PIETER HUGO

Hobbled by life, but triumphal all the same
LA CUCARACHA


On home and belonging
FLAT NOODLE SOUP TALK
KIN
MESSINA/MUSINA


The possibilities of portraiture
THE JOURNEY
THERE’S A PLACE IN HELL FOR ME AND MY FRIENDS
LOOKING ASIDE


West Africa works
PERMANENT ERROR
NOLLYWOOD
THE HYENA AND OTHER MEN
WILD HONEY COLLECTORS


Remembrance and inheritance
1994
RWANDA: VESTIGES OF A GENOCIDE


Flirtations with popular culture
PH X HBA
 CONTROL


INFORMATION
@pieter.hugo.official
Untitled, Beijing, 2015-16


Untitled, Beijing, 2015 - 16


Untitled, Beijing, 2015-16


Yu Yuechao, Beijing, 2015-16


The Li Family, Beijing, 2015-16


Deersan, Beijing, 2015-16


Tan Yunfei, Beijing, 2015-16


Xu Rui, Beijing, 2015-16


Mr Li, Beijing, 2015-16


Lucia and her family, Beijing, 2015-16

Untitled, Beijing, 2015-16

Mrs and Mr Zhou, Beijing, 2015-16


Baihe and Zao, Beijing, 2015-16


Mr and Mrs Guo, Beijing, 2015-16


Wu Qiuping, Beijing, 2015-16


Untitled, Beijing, 2015-16


Mu, Beijing, 2015-16


Zeng Mei Hui Zi, Beijing, 2015-16


Untitled, Beijing, 2015-16


Duoduo and Yiming, Beijing, 2015-16


Lao Nian Er, Beijing, 2015-16


Zeng Qianrong, Zhang Shuyun, Zeng Xingming, Liao Zhixin, Beijing, 2015-16






FLAT NOODLE SOUP TALK (2015)


These photographs were taken in Beijing during a month-long residency. Prior to visiting China I had no real sense of this vast country. China had never formed part of my long-term plans or interests. When I was invited to participate in the residency, I decided to go almost as a challenge to my lack of intrigue. I treated it as an experiment. I loved Beijing: its people, its cuisine, its scale. It is huge and frenetic in a way I have never encountered before. Its massive crowds have a way of amplifying one’s sense of being an outsider – making it the most existential place I have ever experienced, especially since no one speaks English.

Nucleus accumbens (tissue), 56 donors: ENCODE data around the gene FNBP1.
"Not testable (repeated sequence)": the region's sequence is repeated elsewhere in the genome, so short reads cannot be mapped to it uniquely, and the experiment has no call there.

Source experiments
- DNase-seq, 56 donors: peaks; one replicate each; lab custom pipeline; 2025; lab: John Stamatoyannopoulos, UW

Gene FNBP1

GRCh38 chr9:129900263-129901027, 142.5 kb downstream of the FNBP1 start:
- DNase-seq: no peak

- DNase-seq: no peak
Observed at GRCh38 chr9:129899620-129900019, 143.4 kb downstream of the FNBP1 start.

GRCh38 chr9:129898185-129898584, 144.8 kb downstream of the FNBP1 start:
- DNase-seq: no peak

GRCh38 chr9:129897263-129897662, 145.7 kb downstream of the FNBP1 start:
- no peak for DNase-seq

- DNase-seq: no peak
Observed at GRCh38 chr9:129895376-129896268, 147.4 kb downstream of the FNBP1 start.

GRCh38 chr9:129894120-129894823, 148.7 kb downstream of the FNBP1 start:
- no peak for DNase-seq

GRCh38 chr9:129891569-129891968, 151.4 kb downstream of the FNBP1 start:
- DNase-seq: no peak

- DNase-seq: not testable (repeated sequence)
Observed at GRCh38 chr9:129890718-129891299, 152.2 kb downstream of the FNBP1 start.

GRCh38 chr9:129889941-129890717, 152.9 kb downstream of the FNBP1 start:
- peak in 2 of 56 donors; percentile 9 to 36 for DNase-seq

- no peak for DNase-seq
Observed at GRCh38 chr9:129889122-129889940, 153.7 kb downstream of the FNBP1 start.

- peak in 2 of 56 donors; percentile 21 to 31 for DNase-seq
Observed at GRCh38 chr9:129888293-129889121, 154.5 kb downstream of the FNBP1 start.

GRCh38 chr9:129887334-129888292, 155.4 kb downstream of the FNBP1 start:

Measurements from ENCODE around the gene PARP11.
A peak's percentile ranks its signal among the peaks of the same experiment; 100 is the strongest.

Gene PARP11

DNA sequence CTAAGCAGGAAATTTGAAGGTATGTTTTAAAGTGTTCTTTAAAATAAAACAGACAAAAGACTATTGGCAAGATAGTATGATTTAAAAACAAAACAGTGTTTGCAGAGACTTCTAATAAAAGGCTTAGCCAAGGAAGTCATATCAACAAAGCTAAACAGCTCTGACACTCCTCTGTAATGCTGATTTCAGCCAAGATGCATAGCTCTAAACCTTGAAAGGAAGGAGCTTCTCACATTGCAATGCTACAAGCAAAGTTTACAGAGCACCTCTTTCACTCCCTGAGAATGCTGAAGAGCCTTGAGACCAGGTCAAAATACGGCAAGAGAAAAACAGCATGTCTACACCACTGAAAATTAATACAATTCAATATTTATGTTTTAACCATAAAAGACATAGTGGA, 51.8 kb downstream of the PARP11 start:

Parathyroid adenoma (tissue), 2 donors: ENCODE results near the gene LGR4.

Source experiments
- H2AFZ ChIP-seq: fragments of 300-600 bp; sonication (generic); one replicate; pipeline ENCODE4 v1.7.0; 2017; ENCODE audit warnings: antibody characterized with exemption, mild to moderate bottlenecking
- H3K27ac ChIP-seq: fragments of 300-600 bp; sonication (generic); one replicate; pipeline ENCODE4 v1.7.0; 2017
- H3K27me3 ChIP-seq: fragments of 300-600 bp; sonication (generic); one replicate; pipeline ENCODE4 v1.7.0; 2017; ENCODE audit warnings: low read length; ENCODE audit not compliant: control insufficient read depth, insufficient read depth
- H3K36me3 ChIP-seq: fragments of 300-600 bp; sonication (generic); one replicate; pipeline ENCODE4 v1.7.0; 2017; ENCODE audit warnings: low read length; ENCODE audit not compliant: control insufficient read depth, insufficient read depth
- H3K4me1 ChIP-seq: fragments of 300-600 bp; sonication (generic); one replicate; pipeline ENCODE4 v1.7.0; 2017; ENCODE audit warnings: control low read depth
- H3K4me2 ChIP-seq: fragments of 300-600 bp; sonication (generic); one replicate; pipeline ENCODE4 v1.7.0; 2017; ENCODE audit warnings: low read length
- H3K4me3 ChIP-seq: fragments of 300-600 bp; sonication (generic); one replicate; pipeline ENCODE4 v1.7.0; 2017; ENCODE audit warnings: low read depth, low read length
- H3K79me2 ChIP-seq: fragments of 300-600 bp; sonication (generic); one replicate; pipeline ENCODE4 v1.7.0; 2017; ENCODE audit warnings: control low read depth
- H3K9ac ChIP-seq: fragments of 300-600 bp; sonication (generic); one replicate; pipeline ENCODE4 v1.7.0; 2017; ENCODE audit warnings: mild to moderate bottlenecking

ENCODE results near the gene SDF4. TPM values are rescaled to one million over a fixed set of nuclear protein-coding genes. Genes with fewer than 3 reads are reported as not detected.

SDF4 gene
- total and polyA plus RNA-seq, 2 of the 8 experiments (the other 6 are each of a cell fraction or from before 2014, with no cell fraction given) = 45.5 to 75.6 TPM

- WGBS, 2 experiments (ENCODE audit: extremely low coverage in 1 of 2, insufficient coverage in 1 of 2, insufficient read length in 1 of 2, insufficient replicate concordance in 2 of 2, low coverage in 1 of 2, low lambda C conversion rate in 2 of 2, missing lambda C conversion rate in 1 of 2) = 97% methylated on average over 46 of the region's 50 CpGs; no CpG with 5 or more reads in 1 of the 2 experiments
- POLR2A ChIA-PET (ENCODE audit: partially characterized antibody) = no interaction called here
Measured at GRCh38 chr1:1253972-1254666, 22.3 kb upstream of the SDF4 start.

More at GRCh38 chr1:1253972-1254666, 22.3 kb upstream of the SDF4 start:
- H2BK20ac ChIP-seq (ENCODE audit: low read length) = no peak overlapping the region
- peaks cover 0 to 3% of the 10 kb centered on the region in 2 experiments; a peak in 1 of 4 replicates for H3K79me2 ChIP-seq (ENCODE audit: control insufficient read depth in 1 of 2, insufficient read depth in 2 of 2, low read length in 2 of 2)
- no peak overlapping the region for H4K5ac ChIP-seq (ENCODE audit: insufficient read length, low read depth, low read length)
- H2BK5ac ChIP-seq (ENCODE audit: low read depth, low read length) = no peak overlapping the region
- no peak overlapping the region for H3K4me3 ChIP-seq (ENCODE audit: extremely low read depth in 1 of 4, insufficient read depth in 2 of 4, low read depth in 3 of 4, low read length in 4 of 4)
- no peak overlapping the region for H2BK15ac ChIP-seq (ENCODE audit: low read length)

I started the project by discreetly spreading the news that I wanted to make family portraits. Through this process I met someone who became my access point into Beijing’s younger, brasher side. My photographs focused on the contrasts or juxtapositions that animate present-day China. They include portraits of an older generation of people who grew up under the revolution and made incredible sacrifices for the country, alongside portraits of a younger generation – most of them art students – who have grown up in a post-revolutionary consumer society which is highly constrained and mediated by the state. Consumerism has become a religion for the youth, as well as a way of directing their alienation. In a way, Beijing now is similar to what I imagine the US must have been like before AIDS in the early 1970s. I was struck by the remarkable decadence compared to what I am used to.

The project includes a variety of still lifes. There is something melancholic about them, partly because they suggest the 17th-century Dutch genre of the vanitas painting. There are also elements of small-scale urban decay. They allude to the fractures and social façade of a country that is slowly emerging into political and social openness. Beijing reminded me of Musina, not in any physical way, but because of the superimposition of two competing or contested realities onto a single space. I see it as on a par with all my other projects. Here, in Africa and elsewhere, I want to photograph evidence of the fragility and vulnerability of the inhabitants.

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